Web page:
Fishers of men
from the HILLS OF SUMARIA
by Denny and JoAnna Meyer | January 18, 2005
The weeks are flying by for us here. We continue to be amazed as we travel over and to areas that we have heard about since ‘Sunday School’ 50 years ago.
Our transition into the new year was different. About the only celebration we have encountered the past two weeks is the celebrating the Russians do at the New Year. It is almost like Christmas with decorated trees and Santa Claus. Since almost 60 percent of the population of Ariel is Russian we did see a few decorations around the area. The quietness of the season did make it more important to celebrate JoAnna’s birthday this past week. We decided it was time to go to the Sea of Galilee, or as it is called here, the Knerret.
Also, another of the volunteers returned to Ariel this week. Diane Cudo, originally from Princeton, Minnesota, came back after being back in Minnesota for two months. With her return, JoAnna, Diane, Beverly Estes (Kansas) and myself have spent many hours talking about how God has brought us all to ‘the Land’ here at this time and the circumstances as to how that has happened. We are all truly amazed and blessed to be here at this time.
Many times our discussions have been on Bible prophecy and how the events we see happening before our eyes line up with what we believe the Bible teaches us about these days.
We all believe that God is still in covenant with the Jew just as He is with the believer. We don’t believe that the Church has replaced Israel, but rather that there is a ‘joining’ together. This is not something that we can accomplish by our plans and schemes, but only by Abba. His Son has torn down the walls that divide. Too often we choose to put walls of our own construction back up.
It was in this light that the four of us were talking about the 21st chapter of John, where Jesus appears to the disciples on the shore of Galilee. There are two similar accounts revealed to us in Scripture. The first is when Jesus calls his disciples. He finds a group fishing on the Knerret. They have caught nothing. He tells them to put their nets on the other side. They have a great catch. They follow him. John and Peter were of this group.
In the account in John 21, a similiar event happens involving much the same people. The difference is that this is 31/2 years later, after Jesus has been crucified and resurrected. Again, the fishermen have been fishing all night with no success. Jesus tells them to put their nets on the other side and again they have a great catch. John recognizes that it is the Lord and Peter jumps in the sea to pull in the catch. In this instance the number of fish is actually recorded, 153.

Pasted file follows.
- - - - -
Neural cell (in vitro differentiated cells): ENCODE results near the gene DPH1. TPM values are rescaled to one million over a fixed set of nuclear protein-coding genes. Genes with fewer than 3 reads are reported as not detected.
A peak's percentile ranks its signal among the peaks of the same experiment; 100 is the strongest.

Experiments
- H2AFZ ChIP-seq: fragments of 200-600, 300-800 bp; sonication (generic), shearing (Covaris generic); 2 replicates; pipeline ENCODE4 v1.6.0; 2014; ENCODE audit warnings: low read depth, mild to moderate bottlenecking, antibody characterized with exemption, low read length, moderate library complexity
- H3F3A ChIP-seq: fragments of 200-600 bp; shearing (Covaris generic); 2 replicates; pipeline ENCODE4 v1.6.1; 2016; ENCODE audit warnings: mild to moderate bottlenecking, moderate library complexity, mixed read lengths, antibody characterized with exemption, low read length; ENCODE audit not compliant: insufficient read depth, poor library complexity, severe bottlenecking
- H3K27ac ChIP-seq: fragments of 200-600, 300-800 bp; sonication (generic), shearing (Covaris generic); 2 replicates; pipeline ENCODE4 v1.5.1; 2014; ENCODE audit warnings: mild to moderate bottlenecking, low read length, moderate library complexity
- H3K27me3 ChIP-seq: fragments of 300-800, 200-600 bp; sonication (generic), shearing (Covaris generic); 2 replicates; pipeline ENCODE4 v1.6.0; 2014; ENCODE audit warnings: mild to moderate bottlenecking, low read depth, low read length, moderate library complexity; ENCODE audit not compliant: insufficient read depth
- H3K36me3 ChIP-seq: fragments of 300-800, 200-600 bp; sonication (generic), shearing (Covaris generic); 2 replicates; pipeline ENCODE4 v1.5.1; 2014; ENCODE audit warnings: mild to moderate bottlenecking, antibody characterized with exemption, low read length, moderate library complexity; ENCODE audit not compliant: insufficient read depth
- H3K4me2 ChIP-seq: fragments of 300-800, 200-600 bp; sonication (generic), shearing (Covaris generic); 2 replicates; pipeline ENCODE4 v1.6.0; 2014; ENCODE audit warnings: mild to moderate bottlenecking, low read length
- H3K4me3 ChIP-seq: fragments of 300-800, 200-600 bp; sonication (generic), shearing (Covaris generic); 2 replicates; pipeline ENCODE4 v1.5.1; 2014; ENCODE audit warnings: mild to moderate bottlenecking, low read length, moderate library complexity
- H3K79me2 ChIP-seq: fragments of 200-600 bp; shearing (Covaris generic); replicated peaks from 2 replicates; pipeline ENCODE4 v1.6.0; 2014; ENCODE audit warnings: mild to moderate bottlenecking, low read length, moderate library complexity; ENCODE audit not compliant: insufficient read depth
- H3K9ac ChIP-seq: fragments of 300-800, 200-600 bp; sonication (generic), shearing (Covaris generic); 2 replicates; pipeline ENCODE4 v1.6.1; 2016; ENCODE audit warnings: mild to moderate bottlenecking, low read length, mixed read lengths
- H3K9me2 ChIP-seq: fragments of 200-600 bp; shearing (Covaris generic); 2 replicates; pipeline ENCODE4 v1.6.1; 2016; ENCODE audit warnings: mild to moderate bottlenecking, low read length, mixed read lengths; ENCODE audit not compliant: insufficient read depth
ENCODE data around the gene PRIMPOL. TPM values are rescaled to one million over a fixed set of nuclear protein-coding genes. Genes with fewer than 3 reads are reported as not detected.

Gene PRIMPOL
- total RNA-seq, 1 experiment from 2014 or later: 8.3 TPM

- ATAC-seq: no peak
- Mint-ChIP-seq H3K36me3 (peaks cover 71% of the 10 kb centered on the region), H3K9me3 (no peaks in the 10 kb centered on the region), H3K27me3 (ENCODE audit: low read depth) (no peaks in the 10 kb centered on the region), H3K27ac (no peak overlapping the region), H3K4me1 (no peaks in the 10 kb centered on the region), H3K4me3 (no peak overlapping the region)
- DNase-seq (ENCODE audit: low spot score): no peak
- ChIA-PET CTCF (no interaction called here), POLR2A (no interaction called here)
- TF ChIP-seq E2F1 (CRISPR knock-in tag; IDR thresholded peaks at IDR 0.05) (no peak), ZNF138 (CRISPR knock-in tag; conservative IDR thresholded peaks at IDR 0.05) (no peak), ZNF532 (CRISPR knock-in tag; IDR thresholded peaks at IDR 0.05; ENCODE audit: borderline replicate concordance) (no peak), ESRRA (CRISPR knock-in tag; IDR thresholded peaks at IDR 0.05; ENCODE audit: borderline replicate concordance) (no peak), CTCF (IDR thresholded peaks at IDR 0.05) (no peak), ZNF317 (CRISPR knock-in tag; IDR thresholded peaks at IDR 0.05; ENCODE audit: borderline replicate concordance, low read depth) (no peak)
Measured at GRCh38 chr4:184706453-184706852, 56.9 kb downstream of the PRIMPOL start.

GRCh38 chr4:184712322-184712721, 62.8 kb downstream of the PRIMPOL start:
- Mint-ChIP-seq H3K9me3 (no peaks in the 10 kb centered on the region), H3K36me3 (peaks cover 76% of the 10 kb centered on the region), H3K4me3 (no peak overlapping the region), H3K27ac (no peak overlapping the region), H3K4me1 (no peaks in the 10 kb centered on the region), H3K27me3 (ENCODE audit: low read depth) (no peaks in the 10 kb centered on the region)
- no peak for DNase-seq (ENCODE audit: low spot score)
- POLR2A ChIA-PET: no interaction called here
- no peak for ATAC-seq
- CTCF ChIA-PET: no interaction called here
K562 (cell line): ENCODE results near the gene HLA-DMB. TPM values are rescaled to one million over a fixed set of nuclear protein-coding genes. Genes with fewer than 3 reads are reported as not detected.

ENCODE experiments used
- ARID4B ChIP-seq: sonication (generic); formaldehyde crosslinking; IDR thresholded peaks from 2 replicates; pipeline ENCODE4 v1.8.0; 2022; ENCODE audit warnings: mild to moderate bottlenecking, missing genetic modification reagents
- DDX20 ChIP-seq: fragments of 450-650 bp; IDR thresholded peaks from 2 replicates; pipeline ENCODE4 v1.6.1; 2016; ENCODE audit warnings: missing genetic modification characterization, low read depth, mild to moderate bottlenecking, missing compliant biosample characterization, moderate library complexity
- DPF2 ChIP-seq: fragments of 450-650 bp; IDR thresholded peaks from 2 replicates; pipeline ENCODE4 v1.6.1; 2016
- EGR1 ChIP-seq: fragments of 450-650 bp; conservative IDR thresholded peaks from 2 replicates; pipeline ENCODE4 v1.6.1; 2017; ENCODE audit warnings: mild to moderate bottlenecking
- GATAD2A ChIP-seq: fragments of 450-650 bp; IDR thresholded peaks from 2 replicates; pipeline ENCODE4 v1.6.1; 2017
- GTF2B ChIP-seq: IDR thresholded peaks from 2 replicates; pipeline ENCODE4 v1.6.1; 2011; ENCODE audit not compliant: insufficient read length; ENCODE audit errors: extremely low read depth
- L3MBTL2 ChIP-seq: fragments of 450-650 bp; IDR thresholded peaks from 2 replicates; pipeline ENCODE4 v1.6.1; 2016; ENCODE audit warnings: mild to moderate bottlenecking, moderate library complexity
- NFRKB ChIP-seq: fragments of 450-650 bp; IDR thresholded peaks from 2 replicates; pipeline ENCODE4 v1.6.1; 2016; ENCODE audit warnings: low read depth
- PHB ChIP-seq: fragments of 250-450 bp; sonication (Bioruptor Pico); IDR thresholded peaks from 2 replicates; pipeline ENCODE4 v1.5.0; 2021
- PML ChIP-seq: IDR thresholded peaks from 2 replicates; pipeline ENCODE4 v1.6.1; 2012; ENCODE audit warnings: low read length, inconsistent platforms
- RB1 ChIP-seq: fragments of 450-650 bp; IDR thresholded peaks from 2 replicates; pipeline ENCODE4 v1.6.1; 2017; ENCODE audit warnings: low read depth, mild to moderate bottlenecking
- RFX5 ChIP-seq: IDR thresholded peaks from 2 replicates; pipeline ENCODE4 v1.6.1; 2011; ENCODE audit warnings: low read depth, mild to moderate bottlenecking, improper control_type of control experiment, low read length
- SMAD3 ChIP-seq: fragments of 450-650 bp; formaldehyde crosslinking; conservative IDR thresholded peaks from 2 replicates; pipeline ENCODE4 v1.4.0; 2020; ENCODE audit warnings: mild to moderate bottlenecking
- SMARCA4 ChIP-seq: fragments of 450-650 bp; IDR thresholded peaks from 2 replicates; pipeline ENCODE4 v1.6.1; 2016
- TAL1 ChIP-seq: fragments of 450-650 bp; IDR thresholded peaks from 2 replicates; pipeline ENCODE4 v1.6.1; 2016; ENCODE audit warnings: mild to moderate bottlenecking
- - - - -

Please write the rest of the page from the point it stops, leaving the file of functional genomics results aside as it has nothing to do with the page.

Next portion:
All numbers in Scripture have significance. There are many publications that seek to provide insight as to what a particular number might mean. Doing a little googlelyzing (I may have just made up a word) on the computer will bring forth a variety of choices for discovering those meanings. The number 153 is only used once in all of Scripture. Most interpretations tell us that the number 153 is symbolic of revival or ingathering, specifically the great harvest that is to take place at the end of this (Church) age.
The first account when Jesus called His disciples speaks of the first harvest, or former rain, or the time since the Church was birthed at Pentecost, and the second account speaks of the ‘great harvest’, or latter rain, about which many in the Body have been praying for and making predictions about for cenuries.
At first glance the number 153 is a mystery. Why were there 153 fish in the net? Why would anyone record that number in the first place? Most of us would have rounded it to 150 or about 150.
Theories have abounded including one that said when the number of nations in the world reached 153 we would see the return of the Messiah and the harvest that would happen. I don’t think that happened.
A number of years ago we discovered some interesting truths concerning the number 153 and to how it is maybe the most unique number of them all. There are two mathematical principles that can be applied to this number that help to illustrate its uniqueness. First is the power principle, or multiplying a number by itself any number of times. Multiply a number by itself 5 times and you have taken that number to the fifth power. In this instance we wish to take each digit in 153 and take them to the third power (God the Father, Son and Holy Ghost).
When you take 1 to the third power you get one. Take 5 to the third power and you get 125. Take 3 to the third power and you get 27. Add those numbers together and you discover a second principle, called the resurrection principle. 153 is the only number in all the numbers infinitum, that when taken to the third power in such a fashion, resurrects itself.
Another interesting discovery is that every number divisible by 3 will ultimately end up at 153. I suggest reading the 12th, 13th, and 14th chapters of Zechariah, especially Zech. 13:8,9.
There are some other interesting facts concerning the number 153, and whether you think they are significant or not, or have any special endtime meaning, it still speaks volumes to me that centuries ago this number would be placed in such an important spot in Scripture.
It was with the discussion of this scriptural account and the number 153 fresh in our minds that we went to Tiberias on the Sea of Galilee. We spent the night and the next morning went for a walk along the shore. The hotel in which we were staying had a beautiful walkway above the sea. We did not walk long when we came upon two fishermen in their boat, pulling in their morning catch. We asked them what they were catching. “St. Peter’s fish,” was their reply.
They had a large number in the boat. It looked to me like 153.
This article first appeared in the January 18, 2005 issue of the Voyageur Press.